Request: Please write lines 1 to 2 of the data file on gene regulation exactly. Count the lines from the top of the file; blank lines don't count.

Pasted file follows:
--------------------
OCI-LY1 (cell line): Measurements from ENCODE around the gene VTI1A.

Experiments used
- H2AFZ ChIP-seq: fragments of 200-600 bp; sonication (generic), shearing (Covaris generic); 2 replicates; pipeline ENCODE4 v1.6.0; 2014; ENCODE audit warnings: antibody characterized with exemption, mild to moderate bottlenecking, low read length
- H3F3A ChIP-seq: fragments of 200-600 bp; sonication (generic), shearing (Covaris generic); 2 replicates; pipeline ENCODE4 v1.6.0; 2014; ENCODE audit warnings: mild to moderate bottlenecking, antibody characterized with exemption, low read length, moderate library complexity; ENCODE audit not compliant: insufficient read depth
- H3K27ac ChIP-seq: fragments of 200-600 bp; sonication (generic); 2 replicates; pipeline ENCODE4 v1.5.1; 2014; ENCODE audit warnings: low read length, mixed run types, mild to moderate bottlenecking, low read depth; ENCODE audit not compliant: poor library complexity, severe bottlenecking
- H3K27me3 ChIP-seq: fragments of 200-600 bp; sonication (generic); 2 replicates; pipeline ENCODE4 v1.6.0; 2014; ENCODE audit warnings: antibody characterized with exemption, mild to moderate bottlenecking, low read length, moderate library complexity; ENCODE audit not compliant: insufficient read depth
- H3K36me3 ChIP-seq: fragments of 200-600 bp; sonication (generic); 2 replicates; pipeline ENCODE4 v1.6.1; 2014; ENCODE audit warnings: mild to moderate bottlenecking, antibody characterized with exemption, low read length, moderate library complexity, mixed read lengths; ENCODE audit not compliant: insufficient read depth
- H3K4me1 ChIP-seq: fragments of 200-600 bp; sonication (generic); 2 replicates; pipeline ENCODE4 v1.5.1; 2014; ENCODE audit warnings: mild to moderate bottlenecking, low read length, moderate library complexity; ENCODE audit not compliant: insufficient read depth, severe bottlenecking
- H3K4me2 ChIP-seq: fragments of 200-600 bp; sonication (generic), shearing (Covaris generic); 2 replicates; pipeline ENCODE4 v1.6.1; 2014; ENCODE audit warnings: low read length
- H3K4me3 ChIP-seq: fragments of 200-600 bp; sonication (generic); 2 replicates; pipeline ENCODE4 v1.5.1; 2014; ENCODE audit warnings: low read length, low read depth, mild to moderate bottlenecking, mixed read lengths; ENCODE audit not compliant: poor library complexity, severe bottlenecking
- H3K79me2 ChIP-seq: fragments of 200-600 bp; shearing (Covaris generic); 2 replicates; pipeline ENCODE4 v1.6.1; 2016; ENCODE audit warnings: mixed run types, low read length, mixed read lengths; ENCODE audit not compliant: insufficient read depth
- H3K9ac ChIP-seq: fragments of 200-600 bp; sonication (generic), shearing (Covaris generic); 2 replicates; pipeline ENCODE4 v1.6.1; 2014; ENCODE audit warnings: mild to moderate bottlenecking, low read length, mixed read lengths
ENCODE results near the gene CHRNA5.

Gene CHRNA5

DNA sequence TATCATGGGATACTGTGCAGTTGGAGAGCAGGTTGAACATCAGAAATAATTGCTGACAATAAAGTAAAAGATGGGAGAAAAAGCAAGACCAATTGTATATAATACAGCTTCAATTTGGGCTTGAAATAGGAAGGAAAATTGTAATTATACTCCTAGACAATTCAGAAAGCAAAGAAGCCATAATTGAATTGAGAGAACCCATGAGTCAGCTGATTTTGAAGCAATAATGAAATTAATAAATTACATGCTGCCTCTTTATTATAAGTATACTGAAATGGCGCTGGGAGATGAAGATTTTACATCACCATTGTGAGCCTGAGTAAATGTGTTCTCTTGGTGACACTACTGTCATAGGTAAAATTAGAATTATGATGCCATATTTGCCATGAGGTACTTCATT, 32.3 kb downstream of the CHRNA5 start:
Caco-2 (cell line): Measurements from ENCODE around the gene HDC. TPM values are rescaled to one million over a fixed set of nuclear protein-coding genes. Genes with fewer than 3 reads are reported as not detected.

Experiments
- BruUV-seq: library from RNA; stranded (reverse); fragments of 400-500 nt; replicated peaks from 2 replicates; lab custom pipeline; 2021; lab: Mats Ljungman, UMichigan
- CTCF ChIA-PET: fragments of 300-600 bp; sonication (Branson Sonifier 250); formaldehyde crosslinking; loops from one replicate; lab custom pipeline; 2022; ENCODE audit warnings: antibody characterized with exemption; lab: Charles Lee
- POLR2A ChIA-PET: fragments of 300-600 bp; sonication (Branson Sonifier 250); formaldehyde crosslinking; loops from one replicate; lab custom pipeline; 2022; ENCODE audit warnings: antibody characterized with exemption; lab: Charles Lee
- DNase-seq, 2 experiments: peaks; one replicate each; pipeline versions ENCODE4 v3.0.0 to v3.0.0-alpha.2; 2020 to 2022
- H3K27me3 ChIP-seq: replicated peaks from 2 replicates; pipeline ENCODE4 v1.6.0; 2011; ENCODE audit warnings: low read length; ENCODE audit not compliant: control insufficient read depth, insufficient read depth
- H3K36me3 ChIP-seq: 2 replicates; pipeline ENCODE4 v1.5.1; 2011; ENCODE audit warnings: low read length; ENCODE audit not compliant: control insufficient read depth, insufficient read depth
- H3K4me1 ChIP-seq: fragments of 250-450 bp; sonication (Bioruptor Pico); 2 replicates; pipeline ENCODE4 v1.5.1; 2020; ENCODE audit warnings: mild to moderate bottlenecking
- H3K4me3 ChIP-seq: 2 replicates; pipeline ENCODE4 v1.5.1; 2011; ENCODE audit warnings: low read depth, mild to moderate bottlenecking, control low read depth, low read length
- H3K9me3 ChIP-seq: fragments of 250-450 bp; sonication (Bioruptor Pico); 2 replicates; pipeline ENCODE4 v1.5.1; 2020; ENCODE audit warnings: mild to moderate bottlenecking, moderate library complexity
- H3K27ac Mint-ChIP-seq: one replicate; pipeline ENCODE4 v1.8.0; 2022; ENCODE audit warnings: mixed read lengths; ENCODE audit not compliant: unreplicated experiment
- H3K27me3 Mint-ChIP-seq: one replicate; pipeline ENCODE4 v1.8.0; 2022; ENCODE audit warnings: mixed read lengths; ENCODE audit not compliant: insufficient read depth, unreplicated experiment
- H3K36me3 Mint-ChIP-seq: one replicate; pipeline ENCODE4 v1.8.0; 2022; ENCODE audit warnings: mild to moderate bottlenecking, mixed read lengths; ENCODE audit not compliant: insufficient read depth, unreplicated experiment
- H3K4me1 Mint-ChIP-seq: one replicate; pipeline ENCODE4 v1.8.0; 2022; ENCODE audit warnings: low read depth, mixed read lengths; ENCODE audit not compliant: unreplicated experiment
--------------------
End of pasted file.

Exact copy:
OCI-LY1 (cell line): Measurements from ENCODE around the gene VTI1A.

Experiments used